Windows 8 is Windows re-imagined. This blog is a resource for you to learn how to develop applications for Windows 8 using Visual Studio. Over the next weeks and months I will post about how to use the new platform to build Windows store apps. You’ll see how to use the platform design tenets, the programming language choices and how Windows 8 provides integration points between the operating system and apps.
Before you can go deep into the details, you’ll need the tools, so the first step will be in acquiring and installing the free Visual Studio tools for Windows 8 Development. You’ll need the Windows 8 OS to run them on, of course, so your starting point for this will be the Windows Dev Center at: http://msdn.microsoft.com/en-US/windows/default.aspx
From the big friendly yellow banner welcoming you, click the ‘Start downloading!’ button.
This will take you to this site:
From here you can download Windows 8 if you are an MSDN subscriber, or, you can download a free evaluation version if you are not. Alternatively, you can get a low-cost upgrade to Windows 8 using the upgrade program, but be sure to be fast, because the discount expires soon! http://www.microsoftstore.com/store/msstore/html/pbpage.Windows_8_Pro?icid=homepage_rot1_Win8upgrade_9days
From the msdn site (here), you can download the free Visual Studio Express for Windows 8 suite. On the right of the page you’ll see a section that reads ‘Download the tools and SDK’. If you are using English, you can click the ‘Download now’ button, or, for other languages, follow the ‘Get details and additional languages’ link.
Pressing the ‘Download now’ button will launch the Visual Studio Express 2012 for Windows 8 (with Blend) installer. It’s a bit of a mouthful, but it’s a terrific tool!
If you agree to the License terms and conditions, and want to install the tools, check the box, and you’ll see the install button appear. Select this, and the installation will begin. The installer downloads the components it needs and installs them for you. It’ll take a few minutes, depending on your internet connection speed.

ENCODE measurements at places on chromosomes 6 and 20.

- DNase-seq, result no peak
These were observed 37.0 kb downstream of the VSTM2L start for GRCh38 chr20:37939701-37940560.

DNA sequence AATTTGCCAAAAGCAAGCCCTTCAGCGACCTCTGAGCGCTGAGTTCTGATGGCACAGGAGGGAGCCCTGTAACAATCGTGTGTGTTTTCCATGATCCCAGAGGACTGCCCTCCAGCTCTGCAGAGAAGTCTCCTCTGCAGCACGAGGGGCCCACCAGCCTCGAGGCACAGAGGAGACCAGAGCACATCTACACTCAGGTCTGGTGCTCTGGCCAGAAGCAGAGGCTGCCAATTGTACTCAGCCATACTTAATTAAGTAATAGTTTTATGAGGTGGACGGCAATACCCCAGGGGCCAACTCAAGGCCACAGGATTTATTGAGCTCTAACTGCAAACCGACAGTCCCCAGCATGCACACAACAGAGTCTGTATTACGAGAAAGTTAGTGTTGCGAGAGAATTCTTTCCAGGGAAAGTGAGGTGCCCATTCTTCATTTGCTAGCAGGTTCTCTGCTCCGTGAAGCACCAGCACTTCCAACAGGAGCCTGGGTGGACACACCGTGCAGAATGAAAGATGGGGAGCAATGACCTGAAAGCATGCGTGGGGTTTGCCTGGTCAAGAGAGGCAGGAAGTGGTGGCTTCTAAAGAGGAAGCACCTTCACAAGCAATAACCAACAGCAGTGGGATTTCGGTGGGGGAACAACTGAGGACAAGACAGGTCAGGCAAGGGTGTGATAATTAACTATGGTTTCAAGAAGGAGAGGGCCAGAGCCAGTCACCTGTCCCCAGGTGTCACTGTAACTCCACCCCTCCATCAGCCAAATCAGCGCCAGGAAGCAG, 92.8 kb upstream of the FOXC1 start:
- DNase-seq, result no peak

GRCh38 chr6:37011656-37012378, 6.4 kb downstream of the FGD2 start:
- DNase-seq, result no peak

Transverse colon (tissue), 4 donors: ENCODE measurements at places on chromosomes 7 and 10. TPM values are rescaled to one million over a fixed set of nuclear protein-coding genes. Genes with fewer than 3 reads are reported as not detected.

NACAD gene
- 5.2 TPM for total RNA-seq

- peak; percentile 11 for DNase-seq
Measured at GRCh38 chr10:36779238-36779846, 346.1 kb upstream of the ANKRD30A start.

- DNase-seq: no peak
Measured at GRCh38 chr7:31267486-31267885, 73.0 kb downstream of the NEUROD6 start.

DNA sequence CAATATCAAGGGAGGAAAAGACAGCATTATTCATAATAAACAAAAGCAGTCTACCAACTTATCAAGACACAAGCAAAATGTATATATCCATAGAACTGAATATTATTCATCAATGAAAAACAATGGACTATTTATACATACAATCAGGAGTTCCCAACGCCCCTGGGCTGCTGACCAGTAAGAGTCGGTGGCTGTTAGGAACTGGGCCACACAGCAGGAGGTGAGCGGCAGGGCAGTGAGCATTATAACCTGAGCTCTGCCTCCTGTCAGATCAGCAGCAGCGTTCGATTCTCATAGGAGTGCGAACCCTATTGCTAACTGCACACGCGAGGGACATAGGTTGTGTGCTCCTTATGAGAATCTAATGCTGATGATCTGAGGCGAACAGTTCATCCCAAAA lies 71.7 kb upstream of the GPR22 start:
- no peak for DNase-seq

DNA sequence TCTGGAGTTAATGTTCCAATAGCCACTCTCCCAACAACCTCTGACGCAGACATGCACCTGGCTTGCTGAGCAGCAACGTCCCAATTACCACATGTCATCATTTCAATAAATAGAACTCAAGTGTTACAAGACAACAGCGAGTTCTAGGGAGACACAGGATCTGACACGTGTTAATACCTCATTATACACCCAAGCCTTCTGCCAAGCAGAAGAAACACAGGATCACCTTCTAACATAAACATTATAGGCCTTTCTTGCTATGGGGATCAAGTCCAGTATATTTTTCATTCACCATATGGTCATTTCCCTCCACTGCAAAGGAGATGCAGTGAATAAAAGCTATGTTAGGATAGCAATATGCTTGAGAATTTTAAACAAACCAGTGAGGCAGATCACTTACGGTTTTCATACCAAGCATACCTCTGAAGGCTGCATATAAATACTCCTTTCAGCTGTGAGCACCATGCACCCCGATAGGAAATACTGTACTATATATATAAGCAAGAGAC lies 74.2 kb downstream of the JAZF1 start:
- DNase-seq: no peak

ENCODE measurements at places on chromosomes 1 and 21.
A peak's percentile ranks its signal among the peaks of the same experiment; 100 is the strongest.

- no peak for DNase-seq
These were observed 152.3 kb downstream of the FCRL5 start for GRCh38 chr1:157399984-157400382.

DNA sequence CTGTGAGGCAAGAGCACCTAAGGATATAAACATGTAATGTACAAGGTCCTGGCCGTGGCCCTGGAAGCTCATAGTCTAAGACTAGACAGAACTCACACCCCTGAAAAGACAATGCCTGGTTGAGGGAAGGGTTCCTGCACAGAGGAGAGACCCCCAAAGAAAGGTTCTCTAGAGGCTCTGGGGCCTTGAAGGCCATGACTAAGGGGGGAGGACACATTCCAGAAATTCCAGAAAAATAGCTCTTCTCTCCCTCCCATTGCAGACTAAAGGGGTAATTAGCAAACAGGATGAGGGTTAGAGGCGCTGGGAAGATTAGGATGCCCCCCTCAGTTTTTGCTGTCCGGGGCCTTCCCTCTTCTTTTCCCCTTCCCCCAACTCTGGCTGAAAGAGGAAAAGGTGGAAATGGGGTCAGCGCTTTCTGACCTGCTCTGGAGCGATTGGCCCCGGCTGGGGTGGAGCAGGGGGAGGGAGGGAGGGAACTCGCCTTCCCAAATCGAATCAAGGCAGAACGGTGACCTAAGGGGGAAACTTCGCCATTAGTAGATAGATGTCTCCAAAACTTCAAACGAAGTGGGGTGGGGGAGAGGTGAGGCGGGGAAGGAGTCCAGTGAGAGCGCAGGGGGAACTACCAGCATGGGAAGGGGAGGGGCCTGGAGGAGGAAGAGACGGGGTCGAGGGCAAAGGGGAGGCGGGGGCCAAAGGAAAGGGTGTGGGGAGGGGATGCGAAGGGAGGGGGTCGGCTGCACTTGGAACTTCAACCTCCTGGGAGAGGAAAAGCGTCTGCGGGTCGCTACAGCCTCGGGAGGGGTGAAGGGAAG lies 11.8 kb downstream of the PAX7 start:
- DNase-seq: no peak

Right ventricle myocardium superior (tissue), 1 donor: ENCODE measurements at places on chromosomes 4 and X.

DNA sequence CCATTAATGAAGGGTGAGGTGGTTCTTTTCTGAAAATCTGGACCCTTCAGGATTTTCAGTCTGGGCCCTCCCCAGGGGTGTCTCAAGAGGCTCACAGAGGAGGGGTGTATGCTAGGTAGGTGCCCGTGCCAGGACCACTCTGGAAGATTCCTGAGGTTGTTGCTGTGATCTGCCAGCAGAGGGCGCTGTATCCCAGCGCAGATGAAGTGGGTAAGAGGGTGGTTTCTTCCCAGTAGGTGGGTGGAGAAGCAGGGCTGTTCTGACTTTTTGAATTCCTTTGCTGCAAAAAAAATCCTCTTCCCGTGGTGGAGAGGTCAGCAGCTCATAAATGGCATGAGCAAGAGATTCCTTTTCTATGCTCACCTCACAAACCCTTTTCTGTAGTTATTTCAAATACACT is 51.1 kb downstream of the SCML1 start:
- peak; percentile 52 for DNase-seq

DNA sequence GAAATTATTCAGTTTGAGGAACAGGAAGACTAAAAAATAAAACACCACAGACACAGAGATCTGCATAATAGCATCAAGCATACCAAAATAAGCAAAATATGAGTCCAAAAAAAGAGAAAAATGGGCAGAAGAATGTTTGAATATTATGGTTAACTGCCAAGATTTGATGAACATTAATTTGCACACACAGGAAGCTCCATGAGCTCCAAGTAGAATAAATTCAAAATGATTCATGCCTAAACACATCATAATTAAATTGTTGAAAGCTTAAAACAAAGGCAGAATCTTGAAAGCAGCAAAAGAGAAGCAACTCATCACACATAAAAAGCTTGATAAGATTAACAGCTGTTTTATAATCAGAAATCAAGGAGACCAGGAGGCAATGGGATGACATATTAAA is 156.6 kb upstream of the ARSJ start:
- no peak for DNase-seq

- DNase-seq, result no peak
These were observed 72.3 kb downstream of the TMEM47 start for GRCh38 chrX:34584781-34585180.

When it’s all done, you’ll be given a big friendly launch button, which will launch Visual Studio 2012 for you. The free product will expire in 30 days, but you can register to continue beyond this. Registration is free, so if you want to use Visual Studio beyond the 30 days, select the ‘Register Online’ link, and fill out all your details. When you’re done, you’ll get a product key that you can paste into the Product Key: box. Do this, and you’ll be good to go with a fully operational Visual Studio 2012 Express for building Windows 8 applications.
When you launch Visual Studio Express 2012 for the first time it will ask you for a Developer License. This is used to sign your Windows Store Apps, and like Visual Studio Express 2012, is also free. You’ll just need a Microsoft account (such as a Hotmail address) in order to get one. If you have one, just sign in at the dialog. If not, you can sign up for one by selecting the link in the developer license dialog.
Your license is valid for 30 days, and you can continually extend it for another 30 days after it expires. So you’re now good to go. You’ll see Visual Studio on your Windows 8 Start Screen, as an icon called VS Express for Windows 8. Click it to launch.
You’re now ready to build your first Windows 8 App!
Let’s create a simple app to get started with using the tools. Launch VS Express for Windows 8, and you’ll see the workbench. At the top of the screen, select the ‘File’ menu, and pick the ‘New Project…’ entry. A new dialog will come up giving you a number of options for your app. Look at this dialog carefully.
Select ‘Visual C#’, and you’ll see the different template options that are available for this language:
Select the Grid App (XAML) template as shown, and give it the name ‘GridApp1’. Press OK, and Visual Studio will create the code for this app for you.
Visual Studio provides a Windows 8 simulator that you can use to simulate a Windows 8 tablet with full capabilities such as gyroscopes and location awareness. This is useful if your development machine doesn’t have these capabilities, so you can still build an app that uses them. To try your GridApp1 in the simulator, take a look for this button in the toolbar at the top center of your screen:
To the right of the words ‘Local Machine’ you’ll see a little drop down arrow. Click on it, and you’ll see a menu appear. One of the options on this menu is ‘Simulator’. Select that, and then press the green arrow (or ‘play’) button. Visual Studio will then build your application and launch it in the simulator. It should look something like this:
You can then use this to simulate table functionality to test your app! Of course you don’t need the simulator. If you had chosen to, you could also run the app on your development machine too! But remember, if you want to test capabilities that may not be present on your dev machine (multi touch, location awareness etc.), then the simulator is available.
And that’s it! You’re now up and running with Windows 8 developer tools. In future articles we’ll look at how you can build Windows Store apps using these tools, and, of course, how you can deploy them to the store!